Current power crisis in West Africa creates a lucrative market

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West Africa urgently needs additional power generation capacities to meet its rising and suppressed demand for power. The region has abundant natural resources, which power producers can easily transform into energy.
New analysis from Frost & Sullivan entitled “Investment Opportunities for Independent Power Producers in West Africa”, finds that perceptive independent power producers (IPPs) can identify countries with secure sources of fuel and lower political risks that offer lucrative opportunities.
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“The ongoing power sector reform programmes in West Africa have opened up the power industry to private participation,” notes Cape Town-based Frost & Sullivan Research Analyst Moses Duma. “The reforms have created an environment conducive for power producers to compete in power generation and or distribution.”

A sizeable generation capacity deficit and the rising demand for power have opened up a profitable market for IPPs in West Africa. The region is experiencing acute power shortages owing to inadequate power generation capacities.

Booming economic growth, driven by a growing oil industry, has resulted in power demand outstripping supply. State utilities lack the resources, both financial and human, to develop the required generation capacities to meet this demand. As a result, governments have turned to private power operators for additional capacities.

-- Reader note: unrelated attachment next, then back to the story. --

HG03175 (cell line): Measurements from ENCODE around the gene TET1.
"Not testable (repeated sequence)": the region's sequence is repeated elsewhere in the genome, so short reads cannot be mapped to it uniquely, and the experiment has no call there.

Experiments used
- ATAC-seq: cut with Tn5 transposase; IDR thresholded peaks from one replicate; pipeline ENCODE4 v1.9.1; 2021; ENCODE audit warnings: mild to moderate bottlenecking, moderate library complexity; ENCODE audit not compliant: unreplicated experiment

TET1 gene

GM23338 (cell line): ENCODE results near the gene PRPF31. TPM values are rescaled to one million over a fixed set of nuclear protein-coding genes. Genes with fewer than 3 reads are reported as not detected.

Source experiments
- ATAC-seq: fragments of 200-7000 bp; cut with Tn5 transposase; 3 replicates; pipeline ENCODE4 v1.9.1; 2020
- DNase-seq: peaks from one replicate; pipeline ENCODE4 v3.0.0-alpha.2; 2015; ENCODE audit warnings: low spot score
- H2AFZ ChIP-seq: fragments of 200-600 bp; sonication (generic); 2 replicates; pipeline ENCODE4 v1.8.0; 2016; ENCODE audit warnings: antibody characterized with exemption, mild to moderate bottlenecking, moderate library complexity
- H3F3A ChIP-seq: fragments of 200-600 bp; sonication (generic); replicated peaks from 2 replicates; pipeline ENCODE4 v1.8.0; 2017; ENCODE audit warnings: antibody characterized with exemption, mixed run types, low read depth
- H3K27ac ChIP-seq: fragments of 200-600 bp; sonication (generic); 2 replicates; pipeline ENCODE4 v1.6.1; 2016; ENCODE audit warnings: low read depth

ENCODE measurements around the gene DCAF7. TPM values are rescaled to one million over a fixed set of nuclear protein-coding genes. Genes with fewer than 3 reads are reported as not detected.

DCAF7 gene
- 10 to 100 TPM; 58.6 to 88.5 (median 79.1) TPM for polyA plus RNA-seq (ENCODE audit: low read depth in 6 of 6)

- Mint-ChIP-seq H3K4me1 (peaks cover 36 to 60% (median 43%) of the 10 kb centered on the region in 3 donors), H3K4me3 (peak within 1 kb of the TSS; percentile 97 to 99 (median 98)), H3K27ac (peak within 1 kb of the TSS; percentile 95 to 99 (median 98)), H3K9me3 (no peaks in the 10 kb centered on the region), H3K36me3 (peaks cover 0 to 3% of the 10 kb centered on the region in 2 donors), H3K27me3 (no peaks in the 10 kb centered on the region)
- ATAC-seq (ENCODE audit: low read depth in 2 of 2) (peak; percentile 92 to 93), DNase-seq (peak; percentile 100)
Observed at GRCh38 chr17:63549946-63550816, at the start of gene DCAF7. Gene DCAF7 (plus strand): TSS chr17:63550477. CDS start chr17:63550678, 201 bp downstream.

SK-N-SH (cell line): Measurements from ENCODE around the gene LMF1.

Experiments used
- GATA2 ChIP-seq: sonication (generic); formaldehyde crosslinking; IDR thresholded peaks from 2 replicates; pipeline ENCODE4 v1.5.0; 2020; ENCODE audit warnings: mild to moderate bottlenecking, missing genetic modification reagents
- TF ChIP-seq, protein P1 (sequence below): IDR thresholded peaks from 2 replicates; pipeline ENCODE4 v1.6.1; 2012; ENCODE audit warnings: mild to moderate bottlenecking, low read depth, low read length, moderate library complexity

“The power sector in most West African countries is characterised by rolling black outs and high technical losses,” says Duma. “Electricity access rates range between 10-to-40% of the population. However, governments lack the financial resources required to develop meaningful power projects.”

As a result, power sector reforms have been instituted to reduce the monopolies of state utilities. By 2007, over 30 IPPs had been licensed to produce power in West Africa. The region requires an additional capacity of at least 10 000MW to meet the power demand by 2020.

Despite this potential for growth, the West African IPPs market is significantly hampered by the prevailing low tariffs and the high political risk attached to this market.
“The interference of a majority of governments in the tariff setting process has resulted in sub economical electricity tariffs, which significantly discourage private investors,” explains Duma. “IPPs in West Africa demand a high return on investment to cushion themselves from the high level of political risk attached to this market. West Africa`s political history has been characterised by a high incidence of politically motivated violence and civil wars.”



Private project developers need to target specific countries, which have a secure source of fuel (or feedstock) and cost-reflective tariffs. Moreover, mutually agreed, long-term power purchase agreements in West Africa seem to bring an acceptable return on investment, ranging between 15-to-20%.
“Perceptive power sector investors need to ensure that they acquire a strong insurance against political risk,” concludes Duma. “This could be through government guarantees, and/or multilateral political risk guarantees.”